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By Matt Pearce, Los Angeles Times (TNS)

Mario Cuomo, the former three-term governor of New York and a fierce champion of liberal causes, has died, according to his son. He was 82.

Cuomo, born in 1932 in Queens, N.Y., was New York’s governor between 1983 and 1994 and one of the Democratic Party’s most iconic voices for addressing economic inequality.

In his most famous speech, at the Democratic National Convention in San Francisco in 1984, Cuomo criticized then-President Ronald Reagan’s likening of America to a “shining city on a hill,” comparing America instead to a “Tale of Two Cities.”

Cuomo’s youngest son Chris, a host for CNN, confirmed his father’s death to the network.

Cuomo’s eldest son, Andrew Cuomo, was sworn in Thursday for a second term as governor of New York, and in his inaugural address, he mentioned that his father was “at home and he is not well enough to come” to the ceremony at One World Trade Center in New York City.

Andrew Cuomo said he had spent New Year’s Eve with his father and went through his inaugural speech together. “He said it was good, especially for a second-termer,” Cuomo said, according to a transcript of his remarks.

Cuomo added that even though his father couldn’t attend, “He is in the heart and mind of every person who is here. He is here and he is here, and his inspiration and his legacy and his experience is what has brought this state to this point.”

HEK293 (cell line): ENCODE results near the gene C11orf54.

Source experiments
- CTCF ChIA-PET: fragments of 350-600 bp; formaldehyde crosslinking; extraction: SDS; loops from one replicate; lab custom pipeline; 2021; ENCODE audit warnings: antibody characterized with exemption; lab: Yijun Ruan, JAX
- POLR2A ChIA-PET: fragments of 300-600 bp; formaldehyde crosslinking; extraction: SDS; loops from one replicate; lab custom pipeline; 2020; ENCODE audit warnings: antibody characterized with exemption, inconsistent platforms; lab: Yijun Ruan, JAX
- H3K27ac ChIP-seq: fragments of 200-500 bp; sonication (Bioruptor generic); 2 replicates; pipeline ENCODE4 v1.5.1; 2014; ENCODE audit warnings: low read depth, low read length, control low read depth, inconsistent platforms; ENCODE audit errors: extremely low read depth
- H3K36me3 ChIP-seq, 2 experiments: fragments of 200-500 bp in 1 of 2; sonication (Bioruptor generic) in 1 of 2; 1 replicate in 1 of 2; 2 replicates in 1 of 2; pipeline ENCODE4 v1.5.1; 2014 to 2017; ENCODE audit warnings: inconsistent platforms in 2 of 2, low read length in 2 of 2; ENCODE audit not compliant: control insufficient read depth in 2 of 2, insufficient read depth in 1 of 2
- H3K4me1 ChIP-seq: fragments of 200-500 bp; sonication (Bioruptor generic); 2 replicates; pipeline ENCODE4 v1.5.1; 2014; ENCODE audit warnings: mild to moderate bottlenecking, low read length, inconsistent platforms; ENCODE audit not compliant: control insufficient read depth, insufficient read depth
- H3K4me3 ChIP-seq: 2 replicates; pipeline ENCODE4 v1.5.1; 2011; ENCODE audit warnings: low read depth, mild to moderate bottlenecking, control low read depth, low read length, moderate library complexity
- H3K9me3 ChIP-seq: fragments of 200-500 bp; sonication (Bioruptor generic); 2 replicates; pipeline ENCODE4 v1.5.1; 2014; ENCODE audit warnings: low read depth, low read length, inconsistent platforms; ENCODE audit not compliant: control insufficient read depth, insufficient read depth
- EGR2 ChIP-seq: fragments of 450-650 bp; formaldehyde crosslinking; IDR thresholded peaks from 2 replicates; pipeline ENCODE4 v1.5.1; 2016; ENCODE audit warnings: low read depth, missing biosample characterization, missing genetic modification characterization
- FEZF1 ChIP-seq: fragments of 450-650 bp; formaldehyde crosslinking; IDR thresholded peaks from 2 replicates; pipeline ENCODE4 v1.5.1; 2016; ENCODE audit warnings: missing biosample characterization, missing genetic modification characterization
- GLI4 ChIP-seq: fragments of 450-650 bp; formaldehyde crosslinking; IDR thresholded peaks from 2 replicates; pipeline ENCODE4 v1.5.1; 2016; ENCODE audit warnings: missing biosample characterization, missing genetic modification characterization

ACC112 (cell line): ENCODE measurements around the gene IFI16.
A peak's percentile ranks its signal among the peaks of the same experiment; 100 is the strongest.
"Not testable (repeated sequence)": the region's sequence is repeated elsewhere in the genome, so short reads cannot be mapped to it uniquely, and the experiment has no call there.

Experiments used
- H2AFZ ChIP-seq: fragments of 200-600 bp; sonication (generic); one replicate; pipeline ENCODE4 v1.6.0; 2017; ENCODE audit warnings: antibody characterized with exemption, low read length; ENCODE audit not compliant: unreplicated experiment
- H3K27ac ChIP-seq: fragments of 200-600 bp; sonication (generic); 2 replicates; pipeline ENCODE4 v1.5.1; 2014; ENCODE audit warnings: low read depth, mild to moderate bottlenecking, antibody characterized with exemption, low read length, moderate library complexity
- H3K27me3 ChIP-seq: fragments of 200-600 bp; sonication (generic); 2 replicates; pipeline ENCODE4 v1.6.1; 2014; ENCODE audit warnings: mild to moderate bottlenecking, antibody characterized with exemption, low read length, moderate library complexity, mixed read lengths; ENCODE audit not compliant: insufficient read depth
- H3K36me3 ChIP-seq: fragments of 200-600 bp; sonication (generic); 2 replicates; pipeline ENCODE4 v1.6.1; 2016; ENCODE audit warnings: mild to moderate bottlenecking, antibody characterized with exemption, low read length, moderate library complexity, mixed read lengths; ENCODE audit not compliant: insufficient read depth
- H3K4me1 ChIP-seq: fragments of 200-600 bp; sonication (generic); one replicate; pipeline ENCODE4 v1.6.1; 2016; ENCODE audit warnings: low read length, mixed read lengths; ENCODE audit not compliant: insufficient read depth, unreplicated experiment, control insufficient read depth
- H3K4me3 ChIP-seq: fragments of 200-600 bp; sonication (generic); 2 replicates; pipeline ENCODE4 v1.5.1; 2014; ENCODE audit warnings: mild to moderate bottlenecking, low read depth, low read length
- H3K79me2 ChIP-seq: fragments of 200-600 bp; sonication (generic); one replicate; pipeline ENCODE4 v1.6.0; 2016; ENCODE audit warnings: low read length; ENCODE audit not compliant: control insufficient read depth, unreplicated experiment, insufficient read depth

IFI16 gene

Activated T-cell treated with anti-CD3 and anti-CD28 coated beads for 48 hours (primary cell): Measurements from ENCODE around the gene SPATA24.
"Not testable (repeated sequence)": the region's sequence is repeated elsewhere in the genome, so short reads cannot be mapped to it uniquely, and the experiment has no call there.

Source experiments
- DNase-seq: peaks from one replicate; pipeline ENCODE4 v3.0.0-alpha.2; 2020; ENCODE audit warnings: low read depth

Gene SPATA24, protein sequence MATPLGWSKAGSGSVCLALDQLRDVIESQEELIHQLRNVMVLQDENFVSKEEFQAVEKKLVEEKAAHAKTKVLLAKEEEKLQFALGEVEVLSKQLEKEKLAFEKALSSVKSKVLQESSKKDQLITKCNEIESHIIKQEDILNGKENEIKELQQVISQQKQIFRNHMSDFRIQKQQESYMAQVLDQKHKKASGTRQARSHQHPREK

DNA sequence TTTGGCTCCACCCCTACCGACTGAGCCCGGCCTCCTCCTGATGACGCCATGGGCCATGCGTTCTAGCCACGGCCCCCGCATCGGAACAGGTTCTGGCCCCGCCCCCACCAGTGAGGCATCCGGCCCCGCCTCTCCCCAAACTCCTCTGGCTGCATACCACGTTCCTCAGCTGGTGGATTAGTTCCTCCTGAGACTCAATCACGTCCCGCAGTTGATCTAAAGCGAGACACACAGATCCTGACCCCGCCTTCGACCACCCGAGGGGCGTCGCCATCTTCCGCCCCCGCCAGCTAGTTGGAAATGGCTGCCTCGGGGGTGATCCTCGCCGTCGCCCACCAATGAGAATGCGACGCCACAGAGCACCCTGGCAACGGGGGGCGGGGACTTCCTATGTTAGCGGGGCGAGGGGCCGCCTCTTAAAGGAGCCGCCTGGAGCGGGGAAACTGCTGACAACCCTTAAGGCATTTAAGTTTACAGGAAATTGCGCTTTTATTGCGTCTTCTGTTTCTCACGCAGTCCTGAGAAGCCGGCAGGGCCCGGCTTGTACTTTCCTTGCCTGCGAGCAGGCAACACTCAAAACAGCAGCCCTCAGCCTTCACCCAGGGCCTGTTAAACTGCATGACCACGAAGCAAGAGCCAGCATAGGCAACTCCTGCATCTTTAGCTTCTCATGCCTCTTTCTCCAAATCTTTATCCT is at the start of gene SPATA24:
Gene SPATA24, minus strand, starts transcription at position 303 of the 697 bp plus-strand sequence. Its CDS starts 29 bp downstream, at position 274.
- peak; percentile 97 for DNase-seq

Tributes began pouring in Thursday night.

“Tonight, New York has lost a giant,” New York Mayor Bill de Blasio said in a statement. “Mario Cuomo was a man of unwavering principle who possessed a compassion for humankind without equal.”

De Blasio ordered all flags in New York City to be lowered to half-staff for 30 days “as a mark of respect.”

Former Republican New York Gov. George E. Pataki — who defeated Mario Cuomo in 1994 in Cuomo’s bid for a fourth term as governor — called Cuomo “a proud son of immigrants, possessed of a soaring intellect, and a great New Yorker.”

New Jersey Gov. Chris Christie hailed Cuomo not just as a giant, but as an Italian American who was “a role model for future generations that anything was possible through hard work and education.”

The Rev. Al Sharpton called Cuomo “the last liberal giant of New York politics” and reminisced over the pair’s debates and disagreements.

“It seems ironic he died on his son’s inauguration address day,” Sharpton said in a statement. “He would have wanted to pass the torch on a day that we were all paying attention. Rest well, Governor. Mario, you have earned it and your place in history is secure.”

Photo: David Berkowitz via Flickr

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